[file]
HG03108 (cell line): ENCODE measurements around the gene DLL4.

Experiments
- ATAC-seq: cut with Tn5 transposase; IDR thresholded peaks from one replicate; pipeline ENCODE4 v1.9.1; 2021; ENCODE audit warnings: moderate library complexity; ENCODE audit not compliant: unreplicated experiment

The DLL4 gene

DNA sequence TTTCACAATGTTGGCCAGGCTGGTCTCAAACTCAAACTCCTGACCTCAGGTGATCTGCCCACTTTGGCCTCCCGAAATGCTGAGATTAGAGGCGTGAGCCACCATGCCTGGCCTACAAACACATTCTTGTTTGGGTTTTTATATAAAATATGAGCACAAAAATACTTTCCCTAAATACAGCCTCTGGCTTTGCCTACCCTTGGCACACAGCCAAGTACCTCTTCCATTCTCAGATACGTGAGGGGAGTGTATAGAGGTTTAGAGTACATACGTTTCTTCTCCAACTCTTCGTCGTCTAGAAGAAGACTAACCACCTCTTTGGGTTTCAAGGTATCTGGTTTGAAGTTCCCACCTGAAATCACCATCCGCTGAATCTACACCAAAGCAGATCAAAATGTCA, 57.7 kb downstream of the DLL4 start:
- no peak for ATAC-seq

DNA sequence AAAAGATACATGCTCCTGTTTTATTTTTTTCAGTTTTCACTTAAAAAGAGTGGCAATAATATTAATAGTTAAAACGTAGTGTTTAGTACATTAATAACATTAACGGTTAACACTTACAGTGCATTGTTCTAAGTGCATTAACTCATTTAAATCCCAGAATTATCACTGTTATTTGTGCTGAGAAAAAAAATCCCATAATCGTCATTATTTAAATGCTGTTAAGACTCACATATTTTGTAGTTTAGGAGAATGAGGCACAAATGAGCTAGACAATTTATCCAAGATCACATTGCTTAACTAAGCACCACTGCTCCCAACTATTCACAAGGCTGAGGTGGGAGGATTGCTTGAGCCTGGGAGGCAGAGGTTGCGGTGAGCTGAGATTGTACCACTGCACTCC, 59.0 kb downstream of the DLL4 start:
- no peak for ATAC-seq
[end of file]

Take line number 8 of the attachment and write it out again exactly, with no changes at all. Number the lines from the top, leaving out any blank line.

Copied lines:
- no peak for ATAC-seq